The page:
STILLWATER — A lie might have cost Oklahoma State receiver Dez Bryant his eligibility with the Cowboys for the remainder of the football season. Bryant lied to the NCAA about a visit to the home of former NFL standout Deion Sanders earlier this year and was ruled ineligible on Wednesday for violating NCAA Bylaw 10.1 (d), which pertains to unethical conduct.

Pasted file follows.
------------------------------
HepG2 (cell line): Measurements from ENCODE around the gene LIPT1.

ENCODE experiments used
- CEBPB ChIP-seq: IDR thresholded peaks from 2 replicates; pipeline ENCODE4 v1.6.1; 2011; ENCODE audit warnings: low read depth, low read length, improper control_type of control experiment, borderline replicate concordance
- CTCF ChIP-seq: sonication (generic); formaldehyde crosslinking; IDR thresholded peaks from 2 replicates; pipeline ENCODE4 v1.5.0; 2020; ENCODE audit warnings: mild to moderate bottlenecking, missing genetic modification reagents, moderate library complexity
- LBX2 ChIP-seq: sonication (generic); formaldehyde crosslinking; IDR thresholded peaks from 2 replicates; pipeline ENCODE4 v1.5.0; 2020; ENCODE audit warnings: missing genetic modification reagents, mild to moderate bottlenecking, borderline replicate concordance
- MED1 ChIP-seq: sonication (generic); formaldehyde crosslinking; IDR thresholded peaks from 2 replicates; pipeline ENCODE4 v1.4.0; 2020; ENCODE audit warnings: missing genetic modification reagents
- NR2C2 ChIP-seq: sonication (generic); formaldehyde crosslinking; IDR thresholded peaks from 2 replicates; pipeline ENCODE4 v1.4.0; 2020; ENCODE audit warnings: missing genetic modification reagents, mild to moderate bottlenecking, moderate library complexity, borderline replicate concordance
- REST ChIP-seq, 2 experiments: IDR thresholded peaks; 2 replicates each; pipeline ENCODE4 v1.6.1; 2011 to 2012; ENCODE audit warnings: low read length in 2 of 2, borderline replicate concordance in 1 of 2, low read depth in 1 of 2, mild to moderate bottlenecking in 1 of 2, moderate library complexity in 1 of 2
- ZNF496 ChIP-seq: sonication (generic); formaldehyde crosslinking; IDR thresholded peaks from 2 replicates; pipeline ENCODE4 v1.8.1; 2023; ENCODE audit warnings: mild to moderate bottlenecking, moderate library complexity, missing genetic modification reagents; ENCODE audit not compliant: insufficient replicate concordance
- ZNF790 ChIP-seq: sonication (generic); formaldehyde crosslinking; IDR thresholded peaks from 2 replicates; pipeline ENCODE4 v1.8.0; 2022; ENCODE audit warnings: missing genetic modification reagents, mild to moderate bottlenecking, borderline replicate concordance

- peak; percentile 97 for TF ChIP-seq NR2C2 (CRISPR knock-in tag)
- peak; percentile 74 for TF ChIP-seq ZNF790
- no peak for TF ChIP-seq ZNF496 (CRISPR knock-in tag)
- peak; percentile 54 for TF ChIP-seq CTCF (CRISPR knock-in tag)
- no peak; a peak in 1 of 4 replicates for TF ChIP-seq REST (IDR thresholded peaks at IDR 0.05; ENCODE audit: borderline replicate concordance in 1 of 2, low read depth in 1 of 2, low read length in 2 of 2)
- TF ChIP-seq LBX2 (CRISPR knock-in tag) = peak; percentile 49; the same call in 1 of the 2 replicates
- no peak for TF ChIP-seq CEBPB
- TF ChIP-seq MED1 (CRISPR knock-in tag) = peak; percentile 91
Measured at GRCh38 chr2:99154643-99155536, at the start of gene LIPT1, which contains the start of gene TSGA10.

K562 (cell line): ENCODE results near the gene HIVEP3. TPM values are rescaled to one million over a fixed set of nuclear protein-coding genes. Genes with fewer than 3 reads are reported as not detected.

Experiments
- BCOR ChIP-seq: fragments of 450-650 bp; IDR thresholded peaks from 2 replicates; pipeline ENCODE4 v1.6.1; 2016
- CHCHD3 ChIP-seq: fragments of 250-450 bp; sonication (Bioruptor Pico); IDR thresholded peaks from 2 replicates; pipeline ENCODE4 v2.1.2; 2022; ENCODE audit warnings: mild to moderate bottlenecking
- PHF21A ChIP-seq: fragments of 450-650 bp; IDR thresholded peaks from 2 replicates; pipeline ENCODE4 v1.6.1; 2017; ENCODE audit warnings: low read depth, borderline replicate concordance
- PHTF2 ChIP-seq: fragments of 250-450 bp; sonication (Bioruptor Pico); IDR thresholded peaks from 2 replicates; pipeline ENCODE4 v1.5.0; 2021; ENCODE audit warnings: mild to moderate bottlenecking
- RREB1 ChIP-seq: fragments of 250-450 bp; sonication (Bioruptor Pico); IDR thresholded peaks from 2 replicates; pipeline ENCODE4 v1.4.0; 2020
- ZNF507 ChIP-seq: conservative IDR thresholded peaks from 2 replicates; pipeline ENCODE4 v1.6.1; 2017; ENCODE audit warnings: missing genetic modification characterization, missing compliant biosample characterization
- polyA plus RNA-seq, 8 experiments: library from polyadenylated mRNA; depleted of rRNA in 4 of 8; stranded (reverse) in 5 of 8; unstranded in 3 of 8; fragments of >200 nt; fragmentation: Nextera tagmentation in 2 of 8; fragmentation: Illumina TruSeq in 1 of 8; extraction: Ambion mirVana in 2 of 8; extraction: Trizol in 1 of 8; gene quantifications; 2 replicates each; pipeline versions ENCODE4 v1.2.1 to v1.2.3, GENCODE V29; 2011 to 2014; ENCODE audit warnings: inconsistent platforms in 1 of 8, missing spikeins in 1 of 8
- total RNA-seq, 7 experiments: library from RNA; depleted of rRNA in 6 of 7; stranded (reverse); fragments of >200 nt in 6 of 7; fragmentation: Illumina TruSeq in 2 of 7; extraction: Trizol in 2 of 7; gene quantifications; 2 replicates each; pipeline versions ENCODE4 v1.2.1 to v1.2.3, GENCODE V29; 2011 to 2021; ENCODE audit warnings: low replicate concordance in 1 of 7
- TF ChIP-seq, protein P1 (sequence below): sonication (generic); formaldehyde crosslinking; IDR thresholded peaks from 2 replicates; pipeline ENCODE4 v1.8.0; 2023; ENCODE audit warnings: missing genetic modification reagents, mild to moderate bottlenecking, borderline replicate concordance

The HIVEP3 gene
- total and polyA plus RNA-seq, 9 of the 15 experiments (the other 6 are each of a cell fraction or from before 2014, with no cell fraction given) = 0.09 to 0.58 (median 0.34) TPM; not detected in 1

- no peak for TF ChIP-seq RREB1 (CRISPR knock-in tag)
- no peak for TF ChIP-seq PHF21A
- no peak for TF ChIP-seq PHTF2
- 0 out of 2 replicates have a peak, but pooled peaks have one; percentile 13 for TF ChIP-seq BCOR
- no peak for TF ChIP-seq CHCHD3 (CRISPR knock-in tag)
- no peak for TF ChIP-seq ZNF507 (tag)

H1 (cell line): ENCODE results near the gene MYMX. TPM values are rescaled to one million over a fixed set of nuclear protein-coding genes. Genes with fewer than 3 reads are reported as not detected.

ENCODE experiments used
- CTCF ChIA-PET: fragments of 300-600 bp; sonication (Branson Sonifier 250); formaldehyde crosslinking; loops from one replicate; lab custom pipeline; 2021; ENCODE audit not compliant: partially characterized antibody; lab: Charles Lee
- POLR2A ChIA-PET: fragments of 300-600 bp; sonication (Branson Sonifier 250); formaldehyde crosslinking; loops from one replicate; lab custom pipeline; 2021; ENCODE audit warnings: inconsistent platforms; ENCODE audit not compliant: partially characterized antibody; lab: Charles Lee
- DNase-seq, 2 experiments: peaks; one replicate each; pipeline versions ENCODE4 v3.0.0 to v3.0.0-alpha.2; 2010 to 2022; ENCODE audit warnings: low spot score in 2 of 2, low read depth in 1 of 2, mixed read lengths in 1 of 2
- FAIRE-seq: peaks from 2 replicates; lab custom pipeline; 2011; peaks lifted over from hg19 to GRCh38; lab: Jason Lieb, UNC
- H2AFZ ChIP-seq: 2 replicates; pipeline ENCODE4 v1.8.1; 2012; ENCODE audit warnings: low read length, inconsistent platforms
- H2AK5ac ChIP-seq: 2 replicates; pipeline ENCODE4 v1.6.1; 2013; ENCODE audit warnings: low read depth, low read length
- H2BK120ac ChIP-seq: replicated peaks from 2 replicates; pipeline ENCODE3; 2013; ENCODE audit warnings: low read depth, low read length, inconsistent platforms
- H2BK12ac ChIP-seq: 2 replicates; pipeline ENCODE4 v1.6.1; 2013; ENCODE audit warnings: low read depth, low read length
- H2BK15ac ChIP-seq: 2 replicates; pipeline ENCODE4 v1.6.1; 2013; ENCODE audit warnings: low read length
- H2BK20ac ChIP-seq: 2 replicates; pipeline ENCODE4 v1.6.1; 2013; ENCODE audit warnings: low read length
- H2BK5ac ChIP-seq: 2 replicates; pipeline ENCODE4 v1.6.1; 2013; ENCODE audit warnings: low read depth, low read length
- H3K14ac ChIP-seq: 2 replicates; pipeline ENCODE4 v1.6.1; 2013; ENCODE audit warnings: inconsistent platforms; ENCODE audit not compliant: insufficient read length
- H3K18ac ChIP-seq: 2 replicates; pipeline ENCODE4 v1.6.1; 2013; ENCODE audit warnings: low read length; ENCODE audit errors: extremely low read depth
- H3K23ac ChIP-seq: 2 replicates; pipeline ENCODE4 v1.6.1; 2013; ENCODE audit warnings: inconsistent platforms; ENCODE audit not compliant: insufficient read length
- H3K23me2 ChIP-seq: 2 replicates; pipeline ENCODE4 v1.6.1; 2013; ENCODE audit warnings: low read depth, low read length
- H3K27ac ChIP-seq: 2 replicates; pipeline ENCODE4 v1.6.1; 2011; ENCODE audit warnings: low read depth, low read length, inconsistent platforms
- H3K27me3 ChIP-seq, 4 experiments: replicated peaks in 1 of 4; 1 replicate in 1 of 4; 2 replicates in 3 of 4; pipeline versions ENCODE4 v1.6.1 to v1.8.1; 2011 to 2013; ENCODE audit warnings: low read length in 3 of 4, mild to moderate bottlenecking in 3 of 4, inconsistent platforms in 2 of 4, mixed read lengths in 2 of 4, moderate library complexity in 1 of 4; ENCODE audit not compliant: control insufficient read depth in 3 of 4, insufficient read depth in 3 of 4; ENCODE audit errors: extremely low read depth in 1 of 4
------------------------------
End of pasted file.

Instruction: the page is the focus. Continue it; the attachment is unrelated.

Sanders confirmed Wednesday to the New York Times his involvement, telling the newspaper that he and Bryant spent a day together during the summer. Sanders and Bryant met at an athletic center, Fieldhouse USA, in Frisco, Texas, and jogged before leaving for lunch. Bryant and his girlfriend had dinner at Sanders’ home later that day in Prosper, Texas. Sanders told the newspaper the NCAA asked Bryant if he had been in Sanders’ home. The OSU star said no. “He (Dez) panicked,” Sanders said. “He thought it was a violation to come over to my house, and it isn’t. He said, no, that he hadn’t been over here, and I said, yeah, he had been over here. I don’t lie, and he panicked.” Sanders told the New York Times that Gary Oliver, director of operations at Fieldhouse USA, called the NCAA to report a violation involving Bryant and Sanders. Oliver, a former college assistant coach, denied that he called the NCAA. It is not an NCAA violation for Bryant to visit Sanders’ home, but it is unclear who else, if anyone, was at Sanders’ home at the time of the visit, which has risen to the forefront of an NCAA investigation. The former NFL Pro Bowler has become a mentor to several young players, including former Texas Tech receiver Michael Crabtree, who signed with the San Francisco 49ers on Wednesday. Sanders’ agent, Eugene Parker, represents Crabtree. Sanders told the New York Times he was asked to mentor Bryant because of his difficult childhood and said he “called Oklahoma State’s receivers coach to ensure it was OK.